Since its beginnings in the late 70s, Nickelodeon has been at the top of the best children’s channels, but something that has always characterized the brand is that their productions also attract a more adolescent audience, creating a perfect balance of underage audiences.

Works such as Rugrats, Hey Arnold! and SpongeBob SquarePants have captivated young and old alike, but they also offer a wide collection of incredible 90s Nickelodeon game shows. 

Many children had the opportunity to demonstrate their physical and mental aptitudes, with which they could win prizes.

Although the new generations are more familiar with the Nickelodeon Kids’ Choice Awards and seeing celebrities get slimed, the game shows of the 90s had their charm, and for the most nostalgic, they surpass the current Nickelodeon game show lineup.

This is a list full of challenges, competitiveness, and above all, lots of fun! This is a list of

The Best Nickelodeon Game Shows Of the 90s

Wild & Crazy Kids (1990-1992)

Not all competitions are characterized by having a prize in the middle, some, like Wild and Crazy Kids, were just that, kids having fun in fun games based on sports and some playground games.

Set in a huge natural space, each episode consisted of 3 different challenges, in which teams composed of many children sought to win.

Sports-based games were among the most popular, such as Dizzy Bat Home Run Derby, clearly influenced by baseball but with some special modifications. Same case with Three-Legged Soccer, Splash Football, Bumper Boat Lacrosse, and so on.

But there was also time for classic activities such as Simon Says, Red Light/Green Light, Cops and Robbers, and a little different from the others, Tug of War in which 3 professional wrestlers “faced” the huge stampede of children. Undoubtedly one of the most fun.

Occasionally, there were more experimental games in which elements such as slime and ketchup would fly through the air. It sounds crazy, but that’s what Wild & Crazy Kids is all about.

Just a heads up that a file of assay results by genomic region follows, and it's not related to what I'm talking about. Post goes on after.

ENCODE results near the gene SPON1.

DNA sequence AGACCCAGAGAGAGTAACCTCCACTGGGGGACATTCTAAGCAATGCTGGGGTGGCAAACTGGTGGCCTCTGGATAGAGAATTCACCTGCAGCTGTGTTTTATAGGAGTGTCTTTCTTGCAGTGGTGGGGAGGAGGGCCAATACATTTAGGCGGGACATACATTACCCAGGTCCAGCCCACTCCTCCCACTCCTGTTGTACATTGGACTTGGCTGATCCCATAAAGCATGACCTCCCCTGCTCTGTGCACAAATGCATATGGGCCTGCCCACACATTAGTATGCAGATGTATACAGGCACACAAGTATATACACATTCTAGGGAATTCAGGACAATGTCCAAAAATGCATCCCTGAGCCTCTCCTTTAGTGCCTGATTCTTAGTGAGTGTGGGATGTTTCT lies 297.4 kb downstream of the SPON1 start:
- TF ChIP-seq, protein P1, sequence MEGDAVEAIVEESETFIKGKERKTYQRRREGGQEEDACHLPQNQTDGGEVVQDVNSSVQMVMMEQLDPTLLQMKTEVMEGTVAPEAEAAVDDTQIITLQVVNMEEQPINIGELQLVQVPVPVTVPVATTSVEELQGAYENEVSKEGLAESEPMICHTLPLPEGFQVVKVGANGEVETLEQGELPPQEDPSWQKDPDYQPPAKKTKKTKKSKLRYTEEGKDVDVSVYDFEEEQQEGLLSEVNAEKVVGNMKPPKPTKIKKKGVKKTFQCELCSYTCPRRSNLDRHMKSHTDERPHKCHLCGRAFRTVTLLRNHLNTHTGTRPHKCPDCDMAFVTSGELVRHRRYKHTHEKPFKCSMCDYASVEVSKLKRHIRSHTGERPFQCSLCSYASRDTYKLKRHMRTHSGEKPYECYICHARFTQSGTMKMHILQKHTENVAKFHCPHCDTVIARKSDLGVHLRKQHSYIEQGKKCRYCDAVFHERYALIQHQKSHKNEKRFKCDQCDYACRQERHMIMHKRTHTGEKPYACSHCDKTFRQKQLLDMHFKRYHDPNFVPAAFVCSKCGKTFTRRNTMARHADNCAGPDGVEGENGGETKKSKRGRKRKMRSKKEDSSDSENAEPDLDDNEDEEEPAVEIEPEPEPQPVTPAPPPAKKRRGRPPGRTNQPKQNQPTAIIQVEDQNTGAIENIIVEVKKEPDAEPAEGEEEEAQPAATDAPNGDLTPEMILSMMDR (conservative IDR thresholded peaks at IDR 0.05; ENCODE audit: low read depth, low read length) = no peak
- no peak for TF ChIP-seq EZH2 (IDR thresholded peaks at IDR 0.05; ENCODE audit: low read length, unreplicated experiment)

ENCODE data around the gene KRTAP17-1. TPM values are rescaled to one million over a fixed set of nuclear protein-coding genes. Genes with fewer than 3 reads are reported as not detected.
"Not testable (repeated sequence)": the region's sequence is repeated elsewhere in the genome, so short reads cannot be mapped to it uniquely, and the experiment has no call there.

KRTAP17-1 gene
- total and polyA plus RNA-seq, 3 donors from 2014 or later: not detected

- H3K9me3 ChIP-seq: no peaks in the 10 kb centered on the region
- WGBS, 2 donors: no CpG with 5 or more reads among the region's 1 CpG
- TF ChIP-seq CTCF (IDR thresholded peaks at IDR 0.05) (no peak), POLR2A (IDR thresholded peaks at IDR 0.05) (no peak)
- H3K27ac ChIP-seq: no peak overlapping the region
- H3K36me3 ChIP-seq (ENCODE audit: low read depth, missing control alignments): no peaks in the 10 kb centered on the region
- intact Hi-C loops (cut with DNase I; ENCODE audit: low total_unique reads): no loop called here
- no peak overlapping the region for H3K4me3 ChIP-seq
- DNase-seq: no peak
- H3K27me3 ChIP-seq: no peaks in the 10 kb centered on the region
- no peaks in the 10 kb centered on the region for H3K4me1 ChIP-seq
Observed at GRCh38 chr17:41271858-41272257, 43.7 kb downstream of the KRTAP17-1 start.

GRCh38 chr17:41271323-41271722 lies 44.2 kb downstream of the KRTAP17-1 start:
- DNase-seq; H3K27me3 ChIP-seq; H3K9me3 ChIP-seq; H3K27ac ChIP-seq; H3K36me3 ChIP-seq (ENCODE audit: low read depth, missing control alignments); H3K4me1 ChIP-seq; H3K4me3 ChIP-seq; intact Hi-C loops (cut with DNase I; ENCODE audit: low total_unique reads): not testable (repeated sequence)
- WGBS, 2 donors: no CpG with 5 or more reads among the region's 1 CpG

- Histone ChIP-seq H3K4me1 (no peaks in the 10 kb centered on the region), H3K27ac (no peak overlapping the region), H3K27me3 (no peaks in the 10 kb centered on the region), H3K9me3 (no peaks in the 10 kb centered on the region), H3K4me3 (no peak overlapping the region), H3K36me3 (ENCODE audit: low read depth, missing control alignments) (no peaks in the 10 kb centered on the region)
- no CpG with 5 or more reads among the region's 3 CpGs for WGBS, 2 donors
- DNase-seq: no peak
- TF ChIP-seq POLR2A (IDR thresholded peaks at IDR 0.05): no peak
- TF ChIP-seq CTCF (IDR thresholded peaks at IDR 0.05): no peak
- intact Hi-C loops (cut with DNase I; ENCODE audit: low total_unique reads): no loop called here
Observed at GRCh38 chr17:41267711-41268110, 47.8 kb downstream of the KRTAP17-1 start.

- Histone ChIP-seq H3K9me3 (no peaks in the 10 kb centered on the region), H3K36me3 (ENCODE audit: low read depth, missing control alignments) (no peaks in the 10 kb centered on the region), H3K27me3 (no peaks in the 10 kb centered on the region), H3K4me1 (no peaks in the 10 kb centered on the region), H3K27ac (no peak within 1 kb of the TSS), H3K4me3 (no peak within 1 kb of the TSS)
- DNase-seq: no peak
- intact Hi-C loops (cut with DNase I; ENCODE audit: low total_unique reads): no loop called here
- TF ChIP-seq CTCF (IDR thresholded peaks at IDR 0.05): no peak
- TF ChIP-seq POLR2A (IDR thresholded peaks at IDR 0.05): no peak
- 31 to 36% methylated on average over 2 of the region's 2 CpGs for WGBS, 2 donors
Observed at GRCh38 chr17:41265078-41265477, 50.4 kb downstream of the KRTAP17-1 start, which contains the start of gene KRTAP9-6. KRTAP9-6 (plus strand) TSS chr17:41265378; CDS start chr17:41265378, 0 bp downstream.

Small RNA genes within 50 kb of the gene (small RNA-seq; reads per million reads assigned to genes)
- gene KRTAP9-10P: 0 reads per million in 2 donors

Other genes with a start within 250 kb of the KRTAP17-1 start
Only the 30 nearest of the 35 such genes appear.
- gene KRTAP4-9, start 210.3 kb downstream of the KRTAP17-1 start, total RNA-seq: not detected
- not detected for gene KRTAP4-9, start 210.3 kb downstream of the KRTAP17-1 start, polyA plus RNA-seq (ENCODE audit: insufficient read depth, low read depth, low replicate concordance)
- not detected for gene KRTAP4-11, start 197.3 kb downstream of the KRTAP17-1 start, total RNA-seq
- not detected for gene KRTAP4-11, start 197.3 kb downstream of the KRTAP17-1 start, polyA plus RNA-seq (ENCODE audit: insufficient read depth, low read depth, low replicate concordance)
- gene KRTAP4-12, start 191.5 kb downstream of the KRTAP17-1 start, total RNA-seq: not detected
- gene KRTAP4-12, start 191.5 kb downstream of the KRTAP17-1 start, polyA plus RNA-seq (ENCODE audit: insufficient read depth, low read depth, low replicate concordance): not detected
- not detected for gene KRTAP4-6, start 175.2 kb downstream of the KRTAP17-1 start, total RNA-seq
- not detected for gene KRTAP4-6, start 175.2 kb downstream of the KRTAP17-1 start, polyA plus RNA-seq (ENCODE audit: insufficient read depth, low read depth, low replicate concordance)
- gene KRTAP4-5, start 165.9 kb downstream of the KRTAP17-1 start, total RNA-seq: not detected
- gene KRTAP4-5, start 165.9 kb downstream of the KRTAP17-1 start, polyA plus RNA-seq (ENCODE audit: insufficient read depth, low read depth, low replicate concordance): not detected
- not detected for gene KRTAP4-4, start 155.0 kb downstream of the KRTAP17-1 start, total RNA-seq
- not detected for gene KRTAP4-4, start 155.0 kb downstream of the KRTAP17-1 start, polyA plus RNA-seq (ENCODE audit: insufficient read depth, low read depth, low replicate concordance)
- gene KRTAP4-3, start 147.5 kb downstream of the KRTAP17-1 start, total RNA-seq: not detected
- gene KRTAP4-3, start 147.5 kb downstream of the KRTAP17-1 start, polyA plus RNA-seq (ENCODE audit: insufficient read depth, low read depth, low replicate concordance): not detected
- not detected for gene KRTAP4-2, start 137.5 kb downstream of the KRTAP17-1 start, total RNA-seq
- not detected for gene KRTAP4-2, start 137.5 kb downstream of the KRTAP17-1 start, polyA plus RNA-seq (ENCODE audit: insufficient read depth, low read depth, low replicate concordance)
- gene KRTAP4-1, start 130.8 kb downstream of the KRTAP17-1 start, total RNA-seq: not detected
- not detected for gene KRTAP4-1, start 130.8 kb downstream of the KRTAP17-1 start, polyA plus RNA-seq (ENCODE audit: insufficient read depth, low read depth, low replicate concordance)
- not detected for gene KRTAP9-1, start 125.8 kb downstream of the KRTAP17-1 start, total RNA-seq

It unfortunately didn’t get the best numbers, but the children who saw it enjoyed it as if it were the best show in the world.

Nick Arcade (1992)

In the ’90s, video games were very different from today’s, but they achieved the same goal: to entertain. Aware of this, Nickelodeon producers gave the green light to one of the best Nick game shows to date, Nick Arcade.

As the name implies, kids and teens compete in different video games for the jackpot in this show, but there are also trivia rounds and physical activities along the way.

Hosted by the charismatic Phil Moore, Nick Arcade began with an opening round in which both teams competed for 30 seconds in some games created for the show but heavily based on some popular titles.

But the main attraction was controlling Mikey, the Video Adventurer, on a tabletop video game board, where each team could move him on their respective turn until they reached the finish line.

Puzzles, answering trivia questions, bonuses, enemies, or, best of all, the Video Challenge awaited in each of the board’s squares.

In the Video Challenge, the teams jumped into a video game to complete a task, a feat made possible by a blue screen, and although it looks a bit old-fashioned today, it was a technological revolution for the time. 

As children, we all imagined ourselves playing our favorite video games while the world watched in awe. Well, some of us still imagine that…

Nickelodeon Guts (1992-1995)

It’s no American Ninja Warrior, but the kids who participated in Nickelodeon Guts felt like they could make it to Mount Midoriyama.

Hosted by the energetic Mike O’Malley and with actress Moira Quirk as the referee, this show placed its 3 little contestants per episode in a series of challenges that they had to overcome in the shortest amount of time possible, with sports challenges and some more extreme ones like small ski slopes and racing tracks.

Although the contestants were secured with a harness in most games, the adrenaline they felt was completely real, and the audience members could feel it too. Not least because the first-place winner not only won a gold medal but also a miniature Aggro Crag trophy.